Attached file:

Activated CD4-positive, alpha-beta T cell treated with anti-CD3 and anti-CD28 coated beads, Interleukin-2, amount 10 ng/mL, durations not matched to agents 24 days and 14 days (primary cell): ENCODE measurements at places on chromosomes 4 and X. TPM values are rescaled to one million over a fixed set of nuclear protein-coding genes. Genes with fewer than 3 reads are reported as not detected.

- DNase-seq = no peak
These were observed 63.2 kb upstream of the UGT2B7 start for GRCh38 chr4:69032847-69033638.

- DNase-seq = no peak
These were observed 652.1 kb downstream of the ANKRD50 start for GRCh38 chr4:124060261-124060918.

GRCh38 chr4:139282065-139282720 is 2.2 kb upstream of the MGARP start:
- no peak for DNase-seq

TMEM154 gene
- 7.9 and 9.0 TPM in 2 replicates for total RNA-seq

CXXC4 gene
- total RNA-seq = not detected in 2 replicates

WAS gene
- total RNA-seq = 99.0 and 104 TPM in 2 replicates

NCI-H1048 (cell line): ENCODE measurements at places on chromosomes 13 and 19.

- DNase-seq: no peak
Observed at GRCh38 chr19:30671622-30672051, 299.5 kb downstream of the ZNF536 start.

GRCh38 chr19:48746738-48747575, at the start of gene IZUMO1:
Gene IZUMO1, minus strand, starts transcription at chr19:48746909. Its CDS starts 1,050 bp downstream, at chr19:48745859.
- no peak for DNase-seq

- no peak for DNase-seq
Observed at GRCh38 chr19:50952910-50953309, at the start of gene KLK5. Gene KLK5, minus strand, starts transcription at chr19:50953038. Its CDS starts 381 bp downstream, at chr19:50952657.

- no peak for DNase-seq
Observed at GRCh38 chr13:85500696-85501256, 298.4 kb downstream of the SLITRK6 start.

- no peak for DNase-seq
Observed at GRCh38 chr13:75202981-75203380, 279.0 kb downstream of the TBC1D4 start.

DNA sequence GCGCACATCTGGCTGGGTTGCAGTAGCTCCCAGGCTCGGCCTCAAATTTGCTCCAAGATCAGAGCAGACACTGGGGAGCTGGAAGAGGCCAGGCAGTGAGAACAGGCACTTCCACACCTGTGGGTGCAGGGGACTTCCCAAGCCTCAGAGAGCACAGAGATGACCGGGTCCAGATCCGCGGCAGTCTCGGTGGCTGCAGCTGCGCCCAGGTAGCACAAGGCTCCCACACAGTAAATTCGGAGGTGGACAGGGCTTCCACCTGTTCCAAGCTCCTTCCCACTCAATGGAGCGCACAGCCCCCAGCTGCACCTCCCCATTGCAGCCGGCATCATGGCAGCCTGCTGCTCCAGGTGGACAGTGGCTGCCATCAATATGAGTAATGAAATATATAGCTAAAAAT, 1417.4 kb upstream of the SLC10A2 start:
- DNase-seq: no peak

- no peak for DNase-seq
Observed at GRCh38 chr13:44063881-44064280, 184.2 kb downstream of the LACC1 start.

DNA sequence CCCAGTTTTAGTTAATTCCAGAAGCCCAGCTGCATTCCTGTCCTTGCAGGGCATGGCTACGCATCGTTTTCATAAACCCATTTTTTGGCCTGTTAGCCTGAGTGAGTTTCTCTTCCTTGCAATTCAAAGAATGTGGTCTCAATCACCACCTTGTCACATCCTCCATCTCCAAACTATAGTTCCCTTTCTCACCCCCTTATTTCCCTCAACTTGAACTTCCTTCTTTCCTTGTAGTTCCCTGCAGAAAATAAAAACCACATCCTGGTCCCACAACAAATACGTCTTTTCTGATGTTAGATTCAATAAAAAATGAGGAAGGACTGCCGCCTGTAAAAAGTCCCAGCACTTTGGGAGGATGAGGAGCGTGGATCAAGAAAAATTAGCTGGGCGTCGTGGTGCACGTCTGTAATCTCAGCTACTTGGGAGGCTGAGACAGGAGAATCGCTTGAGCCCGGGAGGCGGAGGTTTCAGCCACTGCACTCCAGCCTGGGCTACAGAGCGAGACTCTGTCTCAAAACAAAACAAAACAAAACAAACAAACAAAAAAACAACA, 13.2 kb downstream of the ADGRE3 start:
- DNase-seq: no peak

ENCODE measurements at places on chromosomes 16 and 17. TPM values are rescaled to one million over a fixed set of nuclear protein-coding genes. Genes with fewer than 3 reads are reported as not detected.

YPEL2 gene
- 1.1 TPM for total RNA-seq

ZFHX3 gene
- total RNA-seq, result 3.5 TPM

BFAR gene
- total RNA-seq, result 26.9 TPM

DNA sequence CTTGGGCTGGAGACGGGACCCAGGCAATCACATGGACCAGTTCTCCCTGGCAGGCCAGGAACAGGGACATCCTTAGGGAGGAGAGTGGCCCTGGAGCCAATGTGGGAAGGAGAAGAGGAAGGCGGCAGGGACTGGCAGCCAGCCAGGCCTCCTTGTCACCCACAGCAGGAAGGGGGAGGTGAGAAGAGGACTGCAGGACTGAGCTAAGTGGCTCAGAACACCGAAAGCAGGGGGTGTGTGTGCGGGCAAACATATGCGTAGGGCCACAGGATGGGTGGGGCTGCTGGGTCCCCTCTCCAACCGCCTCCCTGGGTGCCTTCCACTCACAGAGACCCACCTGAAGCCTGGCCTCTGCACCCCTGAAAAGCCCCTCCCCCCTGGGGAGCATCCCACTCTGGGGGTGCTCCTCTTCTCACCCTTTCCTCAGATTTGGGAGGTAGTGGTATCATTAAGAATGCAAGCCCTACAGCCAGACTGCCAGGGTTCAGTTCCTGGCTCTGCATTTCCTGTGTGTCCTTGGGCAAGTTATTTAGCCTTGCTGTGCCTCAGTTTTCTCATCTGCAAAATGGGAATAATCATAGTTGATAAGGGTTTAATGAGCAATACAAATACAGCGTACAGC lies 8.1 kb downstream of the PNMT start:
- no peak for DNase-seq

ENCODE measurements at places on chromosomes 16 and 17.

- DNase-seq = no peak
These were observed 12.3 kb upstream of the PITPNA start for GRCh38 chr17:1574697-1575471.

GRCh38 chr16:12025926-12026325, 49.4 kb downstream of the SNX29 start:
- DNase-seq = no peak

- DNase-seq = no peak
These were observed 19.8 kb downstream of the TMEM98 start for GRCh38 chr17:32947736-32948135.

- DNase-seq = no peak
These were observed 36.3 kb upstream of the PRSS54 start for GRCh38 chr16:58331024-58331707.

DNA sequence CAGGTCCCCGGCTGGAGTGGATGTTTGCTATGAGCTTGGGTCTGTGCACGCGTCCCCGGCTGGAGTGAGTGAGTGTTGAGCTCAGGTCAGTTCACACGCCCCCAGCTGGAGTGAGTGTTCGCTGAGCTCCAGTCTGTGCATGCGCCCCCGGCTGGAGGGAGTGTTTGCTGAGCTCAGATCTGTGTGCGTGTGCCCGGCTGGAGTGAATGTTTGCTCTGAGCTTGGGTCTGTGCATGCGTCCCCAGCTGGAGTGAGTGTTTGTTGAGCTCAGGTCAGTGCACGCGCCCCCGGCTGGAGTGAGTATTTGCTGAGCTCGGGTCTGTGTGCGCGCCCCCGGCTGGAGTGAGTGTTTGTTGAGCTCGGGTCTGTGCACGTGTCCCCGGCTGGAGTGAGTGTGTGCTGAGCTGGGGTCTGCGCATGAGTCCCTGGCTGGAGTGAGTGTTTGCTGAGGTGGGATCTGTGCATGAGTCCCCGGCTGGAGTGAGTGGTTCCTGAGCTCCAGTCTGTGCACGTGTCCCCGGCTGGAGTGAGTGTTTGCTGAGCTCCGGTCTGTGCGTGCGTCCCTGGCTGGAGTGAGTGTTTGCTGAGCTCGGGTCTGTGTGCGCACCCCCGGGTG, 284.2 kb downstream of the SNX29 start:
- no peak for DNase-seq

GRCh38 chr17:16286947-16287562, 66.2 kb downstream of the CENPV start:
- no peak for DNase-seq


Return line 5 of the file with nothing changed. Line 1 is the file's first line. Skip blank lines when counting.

These were observed 652.1 kb downstream of the ANKRD50 start for GRCh38 chr4:124060261-124060918.